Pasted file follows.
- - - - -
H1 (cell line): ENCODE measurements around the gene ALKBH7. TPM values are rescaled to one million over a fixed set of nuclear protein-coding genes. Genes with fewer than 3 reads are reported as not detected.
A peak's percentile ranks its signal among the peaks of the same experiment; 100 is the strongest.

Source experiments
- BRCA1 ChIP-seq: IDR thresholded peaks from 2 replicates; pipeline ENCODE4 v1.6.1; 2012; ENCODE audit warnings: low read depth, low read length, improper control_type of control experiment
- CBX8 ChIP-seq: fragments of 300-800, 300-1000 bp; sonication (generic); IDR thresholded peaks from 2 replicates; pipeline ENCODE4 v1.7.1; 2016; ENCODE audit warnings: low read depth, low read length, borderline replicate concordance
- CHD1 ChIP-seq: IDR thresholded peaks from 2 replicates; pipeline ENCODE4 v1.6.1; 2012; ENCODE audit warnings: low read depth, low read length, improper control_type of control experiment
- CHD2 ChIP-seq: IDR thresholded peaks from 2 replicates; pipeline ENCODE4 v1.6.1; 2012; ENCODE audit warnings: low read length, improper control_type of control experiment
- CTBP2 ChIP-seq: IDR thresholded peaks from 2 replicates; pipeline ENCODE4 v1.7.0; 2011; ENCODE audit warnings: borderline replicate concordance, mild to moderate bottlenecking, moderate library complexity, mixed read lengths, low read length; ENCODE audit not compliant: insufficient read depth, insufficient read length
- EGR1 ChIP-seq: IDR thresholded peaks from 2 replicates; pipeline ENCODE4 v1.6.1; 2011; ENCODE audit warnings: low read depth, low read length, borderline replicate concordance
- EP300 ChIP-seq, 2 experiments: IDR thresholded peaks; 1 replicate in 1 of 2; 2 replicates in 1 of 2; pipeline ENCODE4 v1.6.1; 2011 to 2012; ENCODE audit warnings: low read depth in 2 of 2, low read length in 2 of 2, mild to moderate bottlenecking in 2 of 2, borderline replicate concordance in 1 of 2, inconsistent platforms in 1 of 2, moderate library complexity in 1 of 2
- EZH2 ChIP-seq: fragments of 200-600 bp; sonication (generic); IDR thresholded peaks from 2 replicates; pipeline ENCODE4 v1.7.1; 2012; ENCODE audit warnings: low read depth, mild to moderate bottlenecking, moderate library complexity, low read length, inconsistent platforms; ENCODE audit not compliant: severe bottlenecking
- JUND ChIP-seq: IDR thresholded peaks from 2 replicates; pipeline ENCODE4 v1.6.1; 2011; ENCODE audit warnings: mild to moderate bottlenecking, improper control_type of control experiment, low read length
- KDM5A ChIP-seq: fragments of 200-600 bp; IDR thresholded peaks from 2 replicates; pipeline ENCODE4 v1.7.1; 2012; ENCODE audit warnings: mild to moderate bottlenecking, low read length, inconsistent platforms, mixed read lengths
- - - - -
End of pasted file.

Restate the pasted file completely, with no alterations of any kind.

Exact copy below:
H1 (cell line): ENCODE measurements around the gene ALKBH7. TPM values are rescaled to one million over a fixed set of nuclear protein-coding genes. Genes with fewer than 3 reads are reported as not detected.
A peak's percentile ranks its signal among the peaks of the same experiment; 100 is the strongest.

Source experiments
- BRCA1 ChIP-seq: IDR thresholded peaks from 2 replicates; pipeline ENCODE4 v1.6.1; 2012; ENCODE audit warnings: low read depth, low read length, improper control_type of control experiment
- CBX8 ChIP-seq: fragments of 300-800, 300-1000 bp; sonication (generic); IDR thresholded peaks from 2 replicates; pipeline ENCODE4 v1.7.1; 2016; ENCODE audit warnings: low read depth, low read length, borderline replicate concordance
- CHD1 ChIP-seq: IDR thresholded peaks from 2 replicates; pipeline ENCODE4 v1.6.1; 2012; ENCODE audit warnings: low read depth, low read length, improper control_type of control experiment
- CHD2 ChIP-seq: IDR thresholded peaks from 2 replicates; pipeline ENCODE4 v1.6.1; 2012; ENCODE audit warnings: low read length, improper control_type of control experiment
- CTBP2 ChIP-seq: IDR thresholded peaks from 2 replicates; pipeline ENCODE4 v1.7.0; 2011; ENCODE audit warnings: borderline replicate concordance, mild to moderate bottlenecking, moderate library complexity, mixed read lengths, low read length; ENCODE audit not compliant: insufficient read depth, insufficient read length
- EGR1 ChIP-seq: IDR thresholded peaks from 2 replicates; pipeline ENCODE4 v1.6.1; 2011; ENCODE audit warnings: low read depth, low read length, borderline replicate concordance
- EP300 ChIP-seq, 2 experiments: IDR thresholded peaks; 1 replicate in 1 of 2; 2 replicates in 1 of 2; pipeline ENCODE4 v1.6.1; 2011 to 2012; ENCODE audit warnings: low read depth in 2 of 2, low read length in 2 of 2, mild to moderate bottlenecking in 2 of 2, borderline replicate concordance in 1 of 2, inconsistent platforms in 1 of 2, moderate library complexity in 1 of 2
- EZH2 ChIP-seq: fragments of 200-600 bp; sonication (generic); IDR thresholded peaks from 2 replicates; pipeline ENCODE4 v1.7.1; 2012; ENCODE audit warnings: low read depth, mild to moderate bottlenecking, moderate library complexity, low read length, inconsistent platforms; ENCODE audit not compliant: severe bottlenecking
- JUND ChIP-seq: IDR thresholded peaks from 2 replicates; pipeline ENCODE4 v1.6.1; 2011; ENCODE audit warnings: mild to moderate bottlenecking, improper control_type of control experiment, low read length
- KDM5A ChIP-seq: fragments of 200-600 bp; IDR thresholded peaks from 2 replicates; pipeline ENCODE4 v1.7.1; 2012; ENCODE audit warnings: mild to moderate bottlenecking, low read length, inconsistent platforms, mixed read lengths